Cellphone checks your health before it calls 911

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Would you pay $80 a month to monitor the glucose levels of your elderly diabetic mother, especially if the cellphone she carried not only administered the test but alerted you, her doctor and even an ambulance if something went terribly wrong?

The next evolution in cellphone technology won't be about downloading music, video or even advertising. No, the ubiquitous, often annoying cellphone is going to do something indisputably good: save lives via medical monitoring.

"There is going to be an explosion of the use of wireless technology in health care," said Greg Raybuck, VP-sales and marketing at CardioNet, a San Diego-based medical technology firm that has wired more than 35,000 cardiac patients with a cardiac monitoring service that transmits data using the Sprint wireless network for at-risk cardiac patients.

Although the PDA-like device used by CardioNet patients sends and receives text messages, it is not a cellphone-yet. "This is just the first generation of the technology," Mr. Raybuck said.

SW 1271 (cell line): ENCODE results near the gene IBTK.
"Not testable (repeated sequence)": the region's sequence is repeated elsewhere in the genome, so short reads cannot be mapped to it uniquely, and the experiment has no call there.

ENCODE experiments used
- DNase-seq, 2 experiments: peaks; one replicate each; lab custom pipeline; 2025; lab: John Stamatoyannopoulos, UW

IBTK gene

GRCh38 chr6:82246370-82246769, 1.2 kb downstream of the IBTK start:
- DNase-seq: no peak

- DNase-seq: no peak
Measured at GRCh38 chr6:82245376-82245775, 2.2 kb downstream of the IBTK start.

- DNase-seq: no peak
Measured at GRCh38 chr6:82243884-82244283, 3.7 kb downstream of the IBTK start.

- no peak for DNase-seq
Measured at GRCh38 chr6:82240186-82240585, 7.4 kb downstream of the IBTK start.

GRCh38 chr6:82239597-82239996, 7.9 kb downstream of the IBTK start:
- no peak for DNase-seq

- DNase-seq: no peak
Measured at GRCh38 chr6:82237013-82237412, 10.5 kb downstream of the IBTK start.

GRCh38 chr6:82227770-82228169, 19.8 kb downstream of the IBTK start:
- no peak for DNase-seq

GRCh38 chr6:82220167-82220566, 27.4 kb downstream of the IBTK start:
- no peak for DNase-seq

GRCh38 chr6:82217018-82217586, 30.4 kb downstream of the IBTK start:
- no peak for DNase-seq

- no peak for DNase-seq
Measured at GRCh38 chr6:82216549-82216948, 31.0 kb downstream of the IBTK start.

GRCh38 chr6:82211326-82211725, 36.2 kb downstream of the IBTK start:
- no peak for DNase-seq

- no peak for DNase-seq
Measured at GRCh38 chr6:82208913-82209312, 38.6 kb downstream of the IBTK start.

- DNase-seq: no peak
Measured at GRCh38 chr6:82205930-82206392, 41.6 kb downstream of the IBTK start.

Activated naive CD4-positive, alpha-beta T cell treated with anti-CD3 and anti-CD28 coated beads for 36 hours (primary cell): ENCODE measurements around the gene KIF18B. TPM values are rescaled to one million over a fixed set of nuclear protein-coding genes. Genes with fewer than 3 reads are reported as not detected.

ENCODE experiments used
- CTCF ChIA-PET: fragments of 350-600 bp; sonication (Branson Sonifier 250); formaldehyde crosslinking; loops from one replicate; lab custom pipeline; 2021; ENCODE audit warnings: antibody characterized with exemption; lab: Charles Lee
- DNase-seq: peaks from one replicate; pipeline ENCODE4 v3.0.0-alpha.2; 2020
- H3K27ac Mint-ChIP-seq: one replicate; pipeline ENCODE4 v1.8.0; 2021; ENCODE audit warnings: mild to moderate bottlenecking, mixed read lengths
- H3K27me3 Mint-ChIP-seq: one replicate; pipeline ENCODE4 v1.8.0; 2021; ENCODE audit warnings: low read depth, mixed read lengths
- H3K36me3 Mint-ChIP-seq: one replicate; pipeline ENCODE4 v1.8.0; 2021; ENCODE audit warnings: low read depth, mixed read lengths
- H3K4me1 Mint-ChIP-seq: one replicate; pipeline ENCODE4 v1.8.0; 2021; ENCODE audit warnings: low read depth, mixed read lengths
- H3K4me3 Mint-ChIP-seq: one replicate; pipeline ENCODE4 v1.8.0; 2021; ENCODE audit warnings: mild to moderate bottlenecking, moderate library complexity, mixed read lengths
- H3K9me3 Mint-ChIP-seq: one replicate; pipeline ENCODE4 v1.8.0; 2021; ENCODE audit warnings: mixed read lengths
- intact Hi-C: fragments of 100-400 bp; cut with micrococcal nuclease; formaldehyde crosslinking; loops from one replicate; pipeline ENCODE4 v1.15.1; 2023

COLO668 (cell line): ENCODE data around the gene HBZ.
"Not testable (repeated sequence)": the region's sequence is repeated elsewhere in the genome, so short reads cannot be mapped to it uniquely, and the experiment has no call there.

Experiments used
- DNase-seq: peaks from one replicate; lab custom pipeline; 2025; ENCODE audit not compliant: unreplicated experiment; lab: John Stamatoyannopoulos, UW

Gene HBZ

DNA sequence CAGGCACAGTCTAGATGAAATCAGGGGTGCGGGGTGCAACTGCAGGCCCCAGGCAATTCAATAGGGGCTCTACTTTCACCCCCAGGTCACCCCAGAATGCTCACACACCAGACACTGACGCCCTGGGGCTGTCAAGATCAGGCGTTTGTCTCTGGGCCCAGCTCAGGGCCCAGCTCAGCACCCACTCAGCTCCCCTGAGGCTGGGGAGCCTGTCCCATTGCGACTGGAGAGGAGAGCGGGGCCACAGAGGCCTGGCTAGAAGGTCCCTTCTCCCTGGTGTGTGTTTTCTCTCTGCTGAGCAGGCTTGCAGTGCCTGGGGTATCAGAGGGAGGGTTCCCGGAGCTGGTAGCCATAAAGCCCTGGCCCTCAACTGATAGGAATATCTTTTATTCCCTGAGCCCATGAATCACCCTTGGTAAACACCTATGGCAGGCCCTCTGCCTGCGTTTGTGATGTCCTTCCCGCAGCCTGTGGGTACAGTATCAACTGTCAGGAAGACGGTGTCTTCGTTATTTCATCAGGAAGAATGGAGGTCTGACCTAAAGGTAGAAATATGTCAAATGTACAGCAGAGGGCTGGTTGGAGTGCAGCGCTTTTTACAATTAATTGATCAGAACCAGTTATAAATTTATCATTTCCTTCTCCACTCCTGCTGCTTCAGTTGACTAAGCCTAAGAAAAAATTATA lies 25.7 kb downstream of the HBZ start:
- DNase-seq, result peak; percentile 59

By early 2006, privately held CardioNet plans to reintroduce the monitoring device with cellphone capabilities. It won't be a typical cellphone, though, and will operate on a restricted basis, taking calls from a patient's physician, CardioNet's call center or a 911 dispatcher. CardioNet developed the device in conjunction with Qualcomm, the $6 billion maker of digital wireless products, which itself is spending millions on research developing its own line of health phones.

Paul Hedtke, senior director of business development at Qualcomm, said "There are companies dabbling in this, but tend to be small startups," noting that "we are looking to take this big time with name brands and big companies that have the wherewithal to put this all together. As a cellphone technology maker, we are trying to drive the cellphone in every aspect of your life."

Mr. Hedtke said health cellphones should hit the market within two years, thanks in large part to the increasingly smaller size of digital health devices like diabetes glucose and asthma testers.

Like CardioNet, Qualcomm sees an opportunity to reach a new audience of cellphone user. "Among the 70 and older set it drops off pretty fast," Mr. Hedtke said.

Mr. Raybuck at CardioNet said he sees demand for more monitoring services around a variety of health conditions as almost unlimited. "Demographics are on our side," he said. "We certainly know that the baby boomers are out there and prevention is now seen as the best way to stay healthy."

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